THIRTEEN former employees of Community Connections yesterday lodged formal complaints with the Fair Work Ombudsman after the social welfare agency repeatedly failed to pay them their redundancies.
The staff were dismissed after funding for the agency's residential care and foster care programs was axed by the Department of Human Services (DHS) in December.
"We're struggling," Linda Wells said yesterday.
"Its difficult with the inconsistent income. I've got to pay the rent and things like the phone.
"I can't go to Darwin to see my family," the residential care worker of six years said.
Another worker, Peter Smith, spoke of people who had to cancel planned holidays with their families.
He said Community Connections Victoria (CCV) was inconsistent with its approach to paying staff entitlements. Workers who were laid off when the Department of Justice axed funding for financial counselling and gambler's help programs had received their redundancies.
"How did they figure out they were going to pay them and not us?" he asked.
The staff were initially advised by the agency that they would receive their payouts in the first pay period after Christmas.
A spokesman for the Fair Work Ombudsman told The Standard it was conducting inquiries in relation to the matter. "As this matter is operational, it is not appropriate to comment further at this time," he said.
Chief executive officer Bruce du Vergier said CCV had not been contacted by the Ombudsman about the "eligibility of redundancy entitlements to former staff connected to the agency's long-standing, 25-year-old program of foster care and residential care which were abruptly ended on the 6th of December 2011 by DHS".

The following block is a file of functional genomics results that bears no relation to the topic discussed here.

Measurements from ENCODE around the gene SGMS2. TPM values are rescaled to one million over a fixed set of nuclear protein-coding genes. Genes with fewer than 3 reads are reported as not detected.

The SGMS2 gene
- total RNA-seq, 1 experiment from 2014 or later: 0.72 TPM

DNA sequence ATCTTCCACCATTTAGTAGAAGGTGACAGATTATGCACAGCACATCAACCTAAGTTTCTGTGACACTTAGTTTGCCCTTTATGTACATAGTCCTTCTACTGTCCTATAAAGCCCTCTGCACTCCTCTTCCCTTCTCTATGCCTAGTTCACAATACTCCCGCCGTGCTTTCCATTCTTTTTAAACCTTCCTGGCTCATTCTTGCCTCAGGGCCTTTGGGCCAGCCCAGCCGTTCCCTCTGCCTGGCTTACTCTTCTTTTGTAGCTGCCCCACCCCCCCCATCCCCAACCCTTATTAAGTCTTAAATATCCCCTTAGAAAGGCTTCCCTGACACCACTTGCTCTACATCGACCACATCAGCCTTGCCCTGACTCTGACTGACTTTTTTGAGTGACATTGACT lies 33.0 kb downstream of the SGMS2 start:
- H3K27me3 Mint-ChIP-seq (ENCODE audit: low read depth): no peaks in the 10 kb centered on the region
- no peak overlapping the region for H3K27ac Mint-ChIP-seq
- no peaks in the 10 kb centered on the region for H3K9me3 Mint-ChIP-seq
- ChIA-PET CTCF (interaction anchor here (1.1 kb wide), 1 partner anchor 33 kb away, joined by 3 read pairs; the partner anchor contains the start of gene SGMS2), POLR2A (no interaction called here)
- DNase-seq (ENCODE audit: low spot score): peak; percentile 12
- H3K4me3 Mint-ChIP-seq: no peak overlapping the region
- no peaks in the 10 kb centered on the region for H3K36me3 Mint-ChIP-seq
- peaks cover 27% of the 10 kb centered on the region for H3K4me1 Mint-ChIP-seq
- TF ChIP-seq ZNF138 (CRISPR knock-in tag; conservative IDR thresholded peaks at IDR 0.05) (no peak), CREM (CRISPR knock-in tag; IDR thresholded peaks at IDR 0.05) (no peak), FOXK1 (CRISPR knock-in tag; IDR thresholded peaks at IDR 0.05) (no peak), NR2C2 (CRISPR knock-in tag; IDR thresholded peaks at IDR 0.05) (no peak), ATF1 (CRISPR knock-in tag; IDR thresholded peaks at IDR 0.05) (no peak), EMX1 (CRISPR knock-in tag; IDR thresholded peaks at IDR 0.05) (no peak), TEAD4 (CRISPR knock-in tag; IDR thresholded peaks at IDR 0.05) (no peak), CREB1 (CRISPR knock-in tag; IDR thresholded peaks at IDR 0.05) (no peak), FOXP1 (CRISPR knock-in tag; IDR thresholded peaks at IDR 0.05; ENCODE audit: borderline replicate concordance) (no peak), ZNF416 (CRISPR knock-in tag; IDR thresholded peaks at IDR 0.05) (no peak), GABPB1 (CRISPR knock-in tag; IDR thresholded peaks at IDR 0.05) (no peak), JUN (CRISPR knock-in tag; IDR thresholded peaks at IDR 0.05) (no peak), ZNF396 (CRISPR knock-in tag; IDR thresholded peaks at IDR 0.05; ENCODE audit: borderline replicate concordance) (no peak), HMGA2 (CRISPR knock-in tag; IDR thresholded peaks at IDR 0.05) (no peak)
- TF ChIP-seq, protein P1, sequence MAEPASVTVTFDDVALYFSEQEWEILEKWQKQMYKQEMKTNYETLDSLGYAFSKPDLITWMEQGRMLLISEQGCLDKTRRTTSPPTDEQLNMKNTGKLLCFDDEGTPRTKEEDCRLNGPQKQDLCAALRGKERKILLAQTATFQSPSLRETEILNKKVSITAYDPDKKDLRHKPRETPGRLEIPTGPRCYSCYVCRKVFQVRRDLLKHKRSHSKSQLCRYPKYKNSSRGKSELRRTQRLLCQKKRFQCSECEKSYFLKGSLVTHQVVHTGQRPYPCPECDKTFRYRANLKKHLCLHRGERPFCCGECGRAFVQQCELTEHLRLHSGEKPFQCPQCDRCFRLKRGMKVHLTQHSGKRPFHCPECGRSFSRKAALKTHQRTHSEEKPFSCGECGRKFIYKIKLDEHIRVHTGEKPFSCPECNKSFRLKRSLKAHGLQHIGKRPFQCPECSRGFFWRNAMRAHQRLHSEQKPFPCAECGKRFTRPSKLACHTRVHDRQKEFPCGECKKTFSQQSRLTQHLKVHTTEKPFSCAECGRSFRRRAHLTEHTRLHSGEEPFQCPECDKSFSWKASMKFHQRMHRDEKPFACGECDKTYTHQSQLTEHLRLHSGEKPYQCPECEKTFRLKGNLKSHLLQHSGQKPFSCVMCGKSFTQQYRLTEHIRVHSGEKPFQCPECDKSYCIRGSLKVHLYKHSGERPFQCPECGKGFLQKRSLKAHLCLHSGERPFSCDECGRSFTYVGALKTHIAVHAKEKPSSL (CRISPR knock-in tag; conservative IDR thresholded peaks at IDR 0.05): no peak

He said CCV "continues to engage DHS with the need to settle on an appropriate and fair outcome to the real cost of redundancies to the agency and former staff".
Australian Services Union organiser Leon Wiegard said the union was pushing for a fair outcome for its members at CCV.
"Community Connections have a responsibility to pay the redundancies owed as per their own enterprise agreement," Mr Wiegard said.
"Negotiations between Community Connections and the department should not interfere with the agency taking responsibility for their own staff entitlements."
Solicitor Creon Coolahan, who represents the sacked workers, said the reasons for the department's actions were irrelevant to Community Connections' legal obligation to pay its workers their entitlements.
"Those entitlements, as a matter of law, were due and payable on December 2, 2011. Consequently, in view of the ongoing refusal, neglect or failure to pay up a number of those workers have now lodged formal complaints with the Fair Work Ombudsman's office," Mr Coolahan said.
"We have every confidence in the Ombudsman to take prompt and thorough action to recover these entitlements for those workers. We indeed encourage the Ombudsman to request the Federal Court to impose significant fines upon Community Connections for its conduct."
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